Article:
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Top 8 Cultural Landmarks to See In Dublin!

  • Thu, 1 Feb 2024

No time to be idle! Plenty of rich history and culture to be seen throughout Dublin!

The Phoenix Park

The Phoenix Park is one of the largest city parks in Europe, featuring an excellent visitor centre with a café, exhibition space and interesting information about the history of the park. The home of the president is also here. A beautiful green landscape with over 30% of the park covered in trees, thousands of sporting events are held within the grounds each year and the Victorian People’s Flower Gardens are brimming with colour during the spring and summer months.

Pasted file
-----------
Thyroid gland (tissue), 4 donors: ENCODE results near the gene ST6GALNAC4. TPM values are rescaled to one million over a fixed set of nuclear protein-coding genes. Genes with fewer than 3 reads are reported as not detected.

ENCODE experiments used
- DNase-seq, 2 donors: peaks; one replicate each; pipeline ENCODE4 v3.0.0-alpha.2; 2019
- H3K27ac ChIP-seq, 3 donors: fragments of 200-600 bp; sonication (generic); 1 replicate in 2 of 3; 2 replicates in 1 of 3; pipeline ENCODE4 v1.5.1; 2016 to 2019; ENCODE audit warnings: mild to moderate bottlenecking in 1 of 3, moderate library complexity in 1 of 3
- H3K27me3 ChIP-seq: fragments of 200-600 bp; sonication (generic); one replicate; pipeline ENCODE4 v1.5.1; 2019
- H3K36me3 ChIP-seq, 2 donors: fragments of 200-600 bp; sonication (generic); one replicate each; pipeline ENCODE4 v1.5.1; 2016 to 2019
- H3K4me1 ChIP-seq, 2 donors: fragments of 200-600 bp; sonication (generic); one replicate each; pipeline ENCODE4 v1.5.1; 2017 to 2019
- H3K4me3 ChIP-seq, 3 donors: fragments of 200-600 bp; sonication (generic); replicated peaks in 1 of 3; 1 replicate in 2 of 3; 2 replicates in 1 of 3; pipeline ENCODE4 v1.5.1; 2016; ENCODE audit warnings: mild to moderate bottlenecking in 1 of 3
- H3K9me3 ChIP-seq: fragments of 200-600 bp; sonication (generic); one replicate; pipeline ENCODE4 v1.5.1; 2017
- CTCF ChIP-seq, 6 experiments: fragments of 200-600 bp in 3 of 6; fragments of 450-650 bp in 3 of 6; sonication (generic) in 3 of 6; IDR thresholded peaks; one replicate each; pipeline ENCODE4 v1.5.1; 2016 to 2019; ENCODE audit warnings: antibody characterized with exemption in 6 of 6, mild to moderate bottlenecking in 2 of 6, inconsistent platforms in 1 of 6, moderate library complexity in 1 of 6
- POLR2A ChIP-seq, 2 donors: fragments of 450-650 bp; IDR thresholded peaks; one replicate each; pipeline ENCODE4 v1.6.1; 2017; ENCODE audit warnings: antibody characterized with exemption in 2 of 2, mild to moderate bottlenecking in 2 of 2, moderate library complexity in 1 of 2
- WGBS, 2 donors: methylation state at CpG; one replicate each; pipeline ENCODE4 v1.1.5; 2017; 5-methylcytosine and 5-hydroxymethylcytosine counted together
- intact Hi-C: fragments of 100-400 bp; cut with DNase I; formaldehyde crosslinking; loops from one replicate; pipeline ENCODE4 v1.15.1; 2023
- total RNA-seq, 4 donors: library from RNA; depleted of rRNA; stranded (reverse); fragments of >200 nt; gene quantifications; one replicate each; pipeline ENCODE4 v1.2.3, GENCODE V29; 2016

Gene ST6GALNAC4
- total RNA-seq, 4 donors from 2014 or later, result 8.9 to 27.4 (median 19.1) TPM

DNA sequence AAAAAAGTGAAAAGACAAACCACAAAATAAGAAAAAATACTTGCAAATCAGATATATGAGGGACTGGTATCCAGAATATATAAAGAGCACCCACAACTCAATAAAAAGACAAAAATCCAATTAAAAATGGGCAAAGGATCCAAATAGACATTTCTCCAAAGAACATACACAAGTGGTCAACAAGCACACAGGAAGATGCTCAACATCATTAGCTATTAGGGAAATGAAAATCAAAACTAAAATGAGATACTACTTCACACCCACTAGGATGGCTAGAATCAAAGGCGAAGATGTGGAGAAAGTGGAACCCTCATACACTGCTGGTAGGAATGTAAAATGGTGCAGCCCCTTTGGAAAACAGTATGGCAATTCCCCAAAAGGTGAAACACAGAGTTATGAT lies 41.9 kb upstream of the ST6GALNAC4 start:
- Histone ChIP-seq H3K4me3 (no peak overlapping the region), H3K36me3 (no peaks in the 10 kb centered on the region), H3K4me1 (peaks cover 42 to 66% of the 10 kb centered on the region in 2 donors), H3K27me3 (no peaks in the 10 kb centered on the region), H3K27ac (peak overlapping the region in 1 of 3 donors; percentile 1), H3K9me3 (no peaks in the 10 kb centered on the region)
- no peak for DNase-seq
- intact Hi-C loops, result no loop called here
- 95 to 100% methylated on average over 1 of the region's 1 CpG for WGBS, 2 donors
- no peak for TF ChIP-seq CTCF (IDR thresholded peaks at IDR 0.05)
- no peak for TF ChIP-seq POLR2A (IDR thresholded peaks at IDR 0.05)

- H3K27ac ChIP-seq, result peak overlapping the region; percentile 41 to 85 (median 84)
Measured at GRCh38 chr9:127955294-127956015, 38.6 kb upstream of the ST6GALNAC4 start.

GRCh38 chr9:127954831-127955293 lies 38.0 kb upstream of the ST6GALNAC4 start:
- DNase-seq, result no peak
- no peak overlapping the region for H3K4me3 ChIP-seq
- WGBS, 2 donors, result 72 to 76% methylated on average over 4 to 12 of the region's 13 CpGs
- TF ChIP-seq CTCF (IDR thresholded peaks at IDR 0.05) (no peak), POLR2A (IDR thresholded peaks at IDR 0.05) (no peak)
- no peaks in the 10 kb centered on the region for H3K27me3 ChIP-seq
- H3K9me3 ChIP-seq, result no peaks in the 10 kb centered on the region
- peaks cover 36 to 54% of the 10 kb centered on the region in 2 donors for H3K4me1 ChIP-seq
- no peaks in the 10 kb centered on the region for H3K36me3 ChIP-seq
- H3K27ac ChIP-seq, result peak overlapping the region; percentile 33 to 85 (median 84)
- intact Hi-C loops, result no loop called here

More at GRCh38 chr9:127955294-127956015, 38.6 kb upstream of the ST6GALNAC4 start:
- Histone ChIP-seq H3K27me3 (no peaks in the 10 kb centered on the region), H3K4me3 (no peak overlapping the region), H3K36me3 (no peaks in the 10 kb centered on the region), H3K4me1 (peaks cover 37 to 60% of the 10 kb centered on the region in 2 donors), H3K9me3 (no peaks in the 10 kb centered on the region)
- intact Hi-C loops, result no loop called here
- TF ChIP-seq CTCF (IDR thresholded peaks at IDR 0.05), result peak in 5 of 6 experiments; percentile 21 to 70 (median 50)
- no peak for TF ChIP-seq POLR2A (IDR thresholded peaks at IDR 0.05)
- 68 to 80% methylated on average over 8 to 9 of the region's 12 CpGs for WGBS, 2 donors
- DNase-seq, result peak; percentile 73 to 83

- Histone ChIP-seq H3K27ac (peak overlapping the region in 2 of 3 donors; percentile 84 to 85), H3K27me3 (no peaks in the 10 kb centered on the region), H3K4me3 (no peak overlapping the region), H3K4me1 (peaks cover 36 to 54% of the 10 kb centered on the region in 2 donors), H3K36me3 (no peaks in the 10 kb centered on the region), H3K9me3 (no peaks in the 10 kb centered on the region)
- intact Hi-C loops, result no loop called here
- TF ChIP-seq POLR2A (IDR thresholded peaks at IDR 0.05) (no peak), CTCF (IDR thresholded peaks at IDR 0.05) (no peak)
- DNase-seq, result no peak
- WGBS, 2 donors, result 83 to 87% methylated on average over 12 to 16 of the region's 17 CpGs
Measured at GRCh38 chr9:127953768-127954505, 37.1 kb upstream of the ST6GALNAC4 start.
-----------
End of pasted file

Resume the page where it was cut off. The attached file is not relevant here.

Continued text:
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The General Post Office (GPO) is the headquarters of the Irish postal service and is one of Ireland’s most famous buildings. It was the last of the great Georgian public buildings erected in the capital and during the Easter Rising of 1916, the GPO served as the headquarters of the uprising’s leaders. The original columns outside are still pocked with bullet-marks from the assault by the British forces. The GPO moved several times before finding its current place at the centre of Dublin’s O’Connell Street. At first the offices were located in buildings around College Green, but in August 1814, construction of a purpose-built headquarters began. The building was completed in January 1818, at a cost of £50,000. The building was designed by Francis Johnston, an architect with the Board of Works, in Greek revival style. The main section was made with Wicklow granite and the portico, the roof structure over the entrance, of Portland stone. The statues on the roof, by sculptor John Smyth, are of Hibernia, a classical representation in female form of the island of Ireland, with Fidelity to one side and Mercury (the messenger of the gods) to the other.